Dictionary of National Biography, 1885-1900/Kirkpatrick, William (1754-1812)
KIRKPATRICK, WILLIAM (1754–1812), orientalist, born in 1754, was eldest son of Colonel James Kirkpatrick, Madras army, and grandson of James Kirkpatrick, M.D., who died in 1770, and was the author of several poetical and medical works. Colonel James Kirkpatrick was the author of a pamphlet on the ‘Organisation of a Body of Light Troops for Detached Service in the East Indies’ (London, 1769; 2nd edit. 1781), and in a critical notice of that work is described as ‘a cavalry leader of experience’ (Monthly Review, 1769). He was in command of the troops at Fort Marlborough, Sumatra, in 1777, and returned home in 1779. He married Katherine, daughter of Alexander Monro, by whom he had three sons—William, George, in the Bombay civil service, and James Achilles. He died at his seat, Hollydale, Kent, in 1818, aged 89. William, his eldest son, a cadet of 1771, was appointed ensign in the Bengal infantry on 17 Jan. 1773, lieutenant 9 April 1777, captain 3 April 1781, major 1 March 1794, lieutenant-colonel 12th native infantry 1 Jan. 1798, lieutenant-colonel commandant 8th native infantry 30 June 1804, colonel 6th native infantry 25 April 1808, major-general 4 June 1811. He was Persian interpreter to Lieutenant-general Giles Stibbert, who was commander-in-chief in Bengal in 1777–9 and 1780–5, and prepared a Persian translation of the articles of war (printed 1782). Afterwards he was resident with Scindia at Gwalior (Cornwallis Corresp. i. 261), and served on Lord Cornwallis's staff as Persian interpreter in the Mysore war of 1790–1. In 1793, in consequence of disputes between the Nepaulese and the lama of Tibet, a Chinese army crossed Tibet, and took up a position near Katmandu, in view of the Ganges valley. The Nepaulese implored the aid of British arms. Cornwallis offered to mediate, and Kirkpatrick was deputed to meet the Nepaulese envoys at Patna, and afterwards proceeded to Nayakote, where the Nepaul rajahs held their court. The officers of the mission, Kirkpatrick and his suite, were the first Englishmen ‘to pass the range of lofty mountains separating the secluded valley of Nepaul from the north-east part of Bengal’ (Account of Nepaul, p. 1). Cornwallis testified that ‘no one could have acquitted himself with more ability, prudence, and circumspection’ (Cornwallis Corresp. ii. 570). In 1795 Kirkpatrick was appointed resident with the nizam of Hyderabad, but in 1797 was invalided to the Cape, being replaced by his brother, Lieutenant-colonel James Achilles Kirkpatrick. At Cape Town Kirkpatrick met the Marquis Wellesley, who took him back to India with him as confidential military secretary. In a despatch dated 10 Jan. 1802 Wellesley declares himself indebted to Kirkpatrick ‘for the seasonable information which enabled me to extinguish French influence in the Deccan, and to frustrate the vindictive projects of Tippoo Sultaun’ (Wellesley Desp. vol. iii. pp. ix–xi). Kirkpatrick was appointed one of the commissioners for the partition of Mysore after the fall of Seringapatam, for which he received a sum of ten thousand pagodas, and in 1801 was made resident at Poona, but was compelled to finally quit India through ill-health the same year.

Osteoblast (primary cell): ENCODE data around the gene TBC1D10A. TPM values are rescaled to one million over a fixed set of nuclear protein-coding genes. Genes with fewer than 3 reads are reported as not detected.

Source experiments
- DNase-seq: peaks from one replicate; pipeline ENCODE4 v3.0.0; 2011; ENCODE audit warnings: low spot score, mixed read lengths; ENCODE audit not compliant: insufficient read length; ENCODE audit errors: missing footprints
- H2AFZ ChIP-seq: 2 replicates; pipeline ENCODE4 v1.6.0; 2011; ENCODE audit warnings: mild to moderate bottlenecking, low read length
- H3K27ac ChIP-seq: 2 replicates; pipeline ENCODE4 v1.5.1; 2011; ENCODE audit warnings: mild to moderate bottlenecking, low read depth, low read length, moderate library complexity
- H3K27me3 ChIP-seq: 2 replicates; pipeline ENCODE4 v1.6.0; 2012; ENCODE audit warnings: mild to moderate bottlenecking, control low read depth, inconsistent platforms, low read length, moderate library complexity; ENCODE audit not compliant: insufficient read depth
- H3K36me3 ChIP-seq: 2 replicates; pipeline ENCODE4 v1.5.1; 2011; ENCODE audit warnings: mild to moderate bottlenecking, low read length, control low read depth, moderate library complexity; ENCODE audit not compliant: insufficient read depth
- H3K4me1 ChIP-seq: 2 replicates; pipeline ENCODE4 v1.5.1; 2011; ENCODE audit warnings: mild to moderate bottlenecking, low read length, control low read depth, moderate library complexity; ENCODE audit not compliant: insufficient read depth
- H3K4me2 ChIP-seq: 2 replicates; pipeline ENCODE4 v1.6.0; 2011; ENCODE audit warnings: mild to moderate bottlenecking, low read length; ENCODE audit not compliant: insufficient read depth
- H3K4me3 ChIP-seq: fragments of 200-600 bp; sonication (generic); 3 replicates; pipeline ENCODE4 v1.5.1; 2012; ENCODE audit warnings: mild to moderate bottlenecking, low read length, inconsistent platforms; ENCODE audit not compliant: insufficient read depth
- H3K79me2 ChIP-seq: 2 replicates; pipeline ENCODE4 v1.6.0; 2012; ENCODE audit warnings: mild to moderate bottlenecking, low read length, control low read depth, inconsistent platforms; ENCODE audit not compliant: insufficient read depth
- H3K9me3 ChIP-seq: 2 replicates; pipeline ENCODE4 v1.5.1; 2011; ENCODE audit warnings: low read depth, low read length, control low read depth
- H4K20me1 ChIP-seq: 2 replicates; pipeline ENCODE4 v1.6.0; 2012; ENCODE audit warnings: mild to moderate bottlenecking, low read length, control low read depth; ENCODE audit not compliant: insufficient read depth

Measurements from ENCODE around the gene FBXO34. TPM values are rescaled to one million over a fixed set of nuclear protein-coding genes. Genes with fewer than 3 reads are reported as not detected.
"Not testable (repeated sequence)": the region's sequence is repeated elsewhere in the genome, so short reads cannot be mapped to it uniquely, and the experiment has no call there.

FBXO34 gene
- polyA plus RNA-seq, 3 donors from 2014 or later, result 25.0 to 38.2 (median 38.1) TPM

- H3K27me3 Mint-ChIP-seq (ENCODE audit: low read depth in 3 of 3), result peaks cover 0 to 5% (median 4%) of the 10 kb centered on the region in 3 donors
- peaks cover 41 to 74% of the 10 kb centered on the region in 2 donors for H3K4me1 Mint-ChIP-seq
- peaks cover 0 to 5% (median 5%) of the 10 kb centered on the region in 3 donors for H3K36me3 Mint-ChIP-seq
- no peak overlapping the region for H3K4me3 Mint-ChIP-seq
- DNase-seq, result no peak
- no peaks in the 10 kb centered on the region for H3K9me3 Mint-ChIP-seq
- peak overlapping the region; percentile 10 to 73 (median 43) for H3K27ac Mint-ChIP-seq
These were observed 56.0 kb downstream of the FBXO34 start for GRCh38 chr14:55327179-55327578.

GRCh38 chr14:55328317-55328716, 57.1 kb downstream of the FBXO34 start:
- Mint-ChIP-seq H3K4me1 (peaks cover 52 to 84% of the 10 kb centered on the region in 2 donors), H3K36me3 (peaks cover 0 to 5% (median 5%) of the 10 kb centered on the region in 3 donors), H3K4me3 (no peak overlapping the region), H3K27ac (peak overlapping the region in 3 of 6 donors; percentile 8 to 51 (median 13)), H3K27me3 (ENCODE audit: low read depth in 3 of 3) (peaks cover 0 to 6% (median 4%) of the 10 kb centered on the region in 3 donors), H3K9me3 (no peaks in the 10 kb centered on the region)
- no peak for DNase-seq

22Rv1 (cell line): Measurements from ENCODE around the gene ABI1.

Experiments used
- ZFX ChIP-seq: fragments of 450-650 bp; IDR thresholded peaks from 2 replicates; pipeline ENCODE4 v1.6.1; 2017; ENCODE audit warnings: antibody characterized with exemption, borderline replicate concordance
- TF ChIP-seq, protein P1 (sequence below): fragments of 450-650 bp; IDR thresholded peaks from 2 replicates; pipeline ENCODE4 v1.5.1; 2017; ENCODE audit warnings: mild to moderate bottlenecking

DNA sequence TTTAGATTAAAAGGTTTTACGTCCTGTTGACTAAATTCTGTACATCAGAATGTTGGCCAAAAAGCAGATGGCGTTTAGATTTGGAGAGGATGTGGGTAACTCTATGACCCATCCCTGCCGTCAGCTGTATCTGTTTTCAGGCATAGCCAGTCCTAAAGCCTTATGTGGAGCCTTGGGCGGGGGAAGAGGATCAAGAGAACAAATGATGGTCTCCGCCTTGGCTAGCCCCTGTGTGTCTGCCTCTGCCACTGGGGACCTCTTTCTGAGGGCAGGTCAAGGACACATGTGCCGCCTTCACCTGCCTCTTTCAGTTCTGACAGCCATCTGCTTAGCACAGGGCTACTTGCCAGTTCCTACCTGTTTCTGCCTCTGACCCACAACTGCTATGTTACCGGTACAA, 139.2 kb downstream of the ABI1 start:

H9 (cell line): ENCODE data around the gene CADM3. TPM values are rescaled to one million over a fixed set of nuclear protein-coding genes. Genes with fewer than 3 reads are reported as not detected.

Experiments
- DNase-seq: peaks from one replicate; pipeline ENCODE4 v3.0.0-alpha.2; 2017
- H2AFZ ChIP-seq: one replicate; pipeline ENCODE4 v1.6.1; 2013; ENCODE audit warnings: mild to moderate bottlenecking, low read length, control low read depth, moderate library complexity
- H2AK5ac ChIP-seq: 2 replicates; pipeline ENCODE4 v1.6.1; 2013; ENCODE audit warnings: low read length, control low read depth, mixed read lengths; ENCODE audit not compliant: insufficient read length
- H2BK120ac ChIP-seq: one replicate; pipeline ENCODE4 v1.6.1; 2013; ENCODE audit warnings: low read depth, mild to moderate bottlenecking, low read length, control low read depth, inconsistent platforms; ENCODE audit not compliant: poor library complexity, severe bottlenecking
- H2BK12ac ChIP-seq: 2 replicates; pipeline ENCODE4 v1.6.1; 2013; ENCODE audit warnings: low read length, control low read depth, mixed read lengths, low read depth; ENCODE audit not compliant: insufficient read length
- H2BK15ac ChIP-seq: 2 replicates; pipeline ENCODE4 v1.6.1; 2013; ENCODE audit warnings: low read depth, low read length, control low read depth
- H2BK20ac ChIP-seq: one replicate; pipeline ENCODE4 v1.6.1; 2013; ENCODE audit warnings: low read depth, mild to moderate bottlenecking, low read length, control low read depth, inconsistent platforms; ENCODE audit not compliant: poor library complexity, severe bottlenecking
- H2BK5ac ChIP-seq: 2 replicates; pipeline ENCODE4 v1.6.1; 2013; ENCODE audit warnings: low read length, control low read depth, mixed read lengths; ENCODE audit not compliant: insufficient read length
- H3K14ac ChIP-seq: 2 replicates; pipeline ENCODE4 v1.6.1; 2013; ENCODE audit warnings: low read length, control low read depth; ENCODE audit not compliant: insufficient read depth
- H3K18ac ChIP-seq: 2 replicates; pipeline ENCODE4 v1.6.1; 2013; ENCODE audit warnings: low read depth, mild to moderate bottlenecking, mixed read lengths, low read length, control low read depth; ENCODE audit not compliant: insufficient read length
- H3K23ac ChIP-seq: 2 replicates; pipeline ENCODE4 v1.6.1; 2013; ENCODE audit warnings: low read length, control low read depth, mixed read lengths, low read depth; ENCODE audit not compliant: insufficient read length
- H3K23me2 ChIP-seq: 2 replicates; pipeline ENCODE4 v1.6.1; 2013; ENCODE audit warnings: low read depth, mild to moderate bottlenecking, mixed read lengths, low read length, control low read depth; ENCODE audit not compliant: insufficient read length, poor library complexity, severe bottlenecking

Kirkpatrick suggested and promoted the Bengal Military Fund. He translated various works from the Persian, and also published a translation of the ‘Diary and Letters of Tippoo Sultaun’ (London, 1804), and an ‘Account of the Mission to Nepaul in 1793’ (London, 1811). He helped to select the library deposited in the India House, Leadenhall Street, and now at the India Office. He was a man of mild and amiable manner, and in his skill in oriental tongues and knowledge of the manners, customs, and laws of India was declared by the Marquis Wellesley to be unequalled by any man he ever met in India. The future Duke of Wellington appears to have had a less favourable opinion of the Kirkpatrick brothers, particularly of Achilles (cf. Wellington Suppl. Desp. i. 95, 244, 250).
Kirkpatrick married at Calcutta, 26 Sept. 1788, Miss Maria Seaton Rawson (Gent. Mag. lvi. pt. i. p. 351), and left four daughters; Clementina, who married Admiral Sir John Louis, bart.; Barbara, who married Mr. Charles Buller, M.P.; Julia, who married Edward Strachey, father of the present Sir Edward Strachey, bart.; and Eliza, who died unmarried. Kirkpatrick died on 22 Aug. 1812, aged 58.
[Memoirs of the Family of Kirkpatrick of Closeburn, privately printed, London, 1885, pp. 60–3; information supplied by the India Office; East India Military Calendar, London, 1823, vol. ii.; Despatches of the Marquis Wellesley in India, London, 1837. A large number of Kirkpatrick's letters and memoranda are among the Mornington Papers in Brit. Mus. Addit. MSS.]